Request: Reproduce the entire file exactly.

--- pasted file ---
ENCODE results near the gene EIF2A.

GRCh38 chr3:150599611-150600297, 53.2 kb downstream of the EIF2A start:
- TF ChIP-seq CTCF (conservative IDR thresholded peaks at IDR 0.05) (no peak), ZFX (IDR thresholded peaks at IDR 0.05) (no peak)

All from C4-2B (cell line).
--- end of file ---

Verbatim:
ENCODE results near the gene EIF2A.

GRCh38 chr3:150599611-150600297, 53.2 kb downstream of the EIF2A start:
- TF ChIP-seq CTCF (conservative IDR thresholded peaks at IDR 0.05) (no peak), ZFX (IDR thresholded peaks at IDR 0.05) (no peak)

All from C4-2B (cell line).